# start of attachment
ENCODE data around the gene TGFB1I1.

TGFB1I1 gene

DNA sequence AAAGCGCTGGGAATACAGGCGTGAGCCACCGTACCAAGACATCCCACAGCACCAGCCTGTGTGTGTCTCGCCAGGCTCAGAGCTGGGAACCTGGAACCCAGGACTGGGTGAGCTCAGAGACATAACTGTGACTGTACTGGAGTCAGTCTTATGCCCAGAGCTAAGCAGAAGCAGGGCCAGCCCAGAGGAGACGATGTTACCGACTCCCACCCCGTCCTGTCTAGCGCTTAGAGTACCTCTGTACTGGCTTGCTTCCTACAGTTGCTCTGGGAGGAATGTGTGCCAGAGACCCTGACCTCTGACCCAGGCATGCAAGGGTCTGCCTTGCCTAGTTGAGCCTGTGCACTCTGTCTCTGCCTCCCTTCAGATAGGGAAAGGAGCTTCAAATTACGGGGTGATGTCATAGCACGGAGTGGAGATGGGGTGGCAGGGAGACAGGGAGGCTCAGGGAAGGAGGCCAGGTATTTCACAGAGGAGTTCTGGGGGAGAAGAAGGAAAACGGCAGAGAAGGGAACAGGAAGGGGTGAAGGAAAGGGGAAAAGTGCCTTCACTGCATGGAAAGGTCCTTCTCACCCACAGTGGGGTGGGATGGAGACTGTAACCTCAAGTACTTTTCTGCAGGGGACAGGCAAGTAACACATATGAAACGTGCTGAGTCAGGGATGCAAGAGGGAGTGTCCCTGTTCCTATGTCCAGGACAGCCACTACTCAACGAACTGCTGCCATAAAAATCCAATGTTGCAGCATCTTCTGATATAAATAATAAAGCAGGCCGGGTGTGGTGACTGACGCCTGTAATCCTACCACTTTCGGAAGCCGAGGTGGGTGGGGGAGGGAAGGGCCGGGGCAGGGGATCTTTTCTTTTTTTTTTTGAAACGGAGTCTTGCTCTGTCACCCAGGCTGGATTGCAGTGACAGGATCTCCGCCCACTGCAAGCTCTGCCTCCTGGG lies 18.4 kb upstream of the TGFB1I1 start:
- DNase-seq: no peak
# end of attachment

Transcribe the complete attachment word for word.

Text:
ENCODE data around the gene TGFB1I1.

TGFB1I1 gene

DNA sequence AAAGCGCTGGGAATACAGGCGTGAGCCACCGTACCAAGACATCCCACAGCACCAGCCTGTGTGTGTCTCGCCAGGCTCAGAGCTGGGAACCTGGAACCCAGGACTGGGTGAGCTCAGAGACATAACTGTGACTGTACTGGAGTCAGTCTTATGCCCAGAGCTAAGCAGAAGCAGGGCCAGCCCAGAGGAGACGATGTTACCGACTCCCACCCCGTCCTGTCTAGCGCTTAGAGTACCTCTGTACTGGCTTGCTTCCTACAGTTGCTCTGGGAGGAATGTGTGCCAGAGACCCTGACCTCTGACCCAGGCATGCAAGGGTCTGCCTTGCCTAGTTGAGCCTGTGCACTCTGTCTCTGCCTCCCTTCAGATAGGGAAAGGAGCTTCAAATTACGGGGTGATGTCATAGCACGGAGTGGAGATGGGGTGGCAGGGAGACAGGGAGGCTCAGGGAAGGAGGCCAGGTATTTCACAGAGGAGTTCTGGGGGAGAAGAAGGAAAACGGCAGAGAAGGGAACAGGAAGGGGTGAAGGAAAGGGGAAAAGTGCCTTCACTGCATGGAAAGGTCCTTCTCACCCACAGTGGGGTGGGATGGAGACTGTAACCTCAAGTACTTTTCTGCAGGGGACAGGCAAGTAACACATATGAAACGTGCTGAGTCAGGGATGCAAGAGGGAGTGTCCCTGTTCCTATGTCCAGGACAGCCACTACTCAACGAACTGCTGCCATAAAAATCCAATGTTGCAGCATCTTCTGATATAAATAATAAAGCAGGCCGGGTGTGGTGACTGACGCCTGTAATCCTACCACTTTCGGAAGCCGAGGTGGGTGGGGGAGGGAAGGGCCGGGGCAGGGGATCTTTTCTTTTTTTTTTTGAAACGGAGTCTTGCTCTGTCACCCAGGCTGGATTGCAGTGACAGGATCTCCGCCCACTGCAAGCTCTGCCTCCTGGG lies 18.4 kb upstream of the TGFB1I1 start:
- DNase-seq: no peak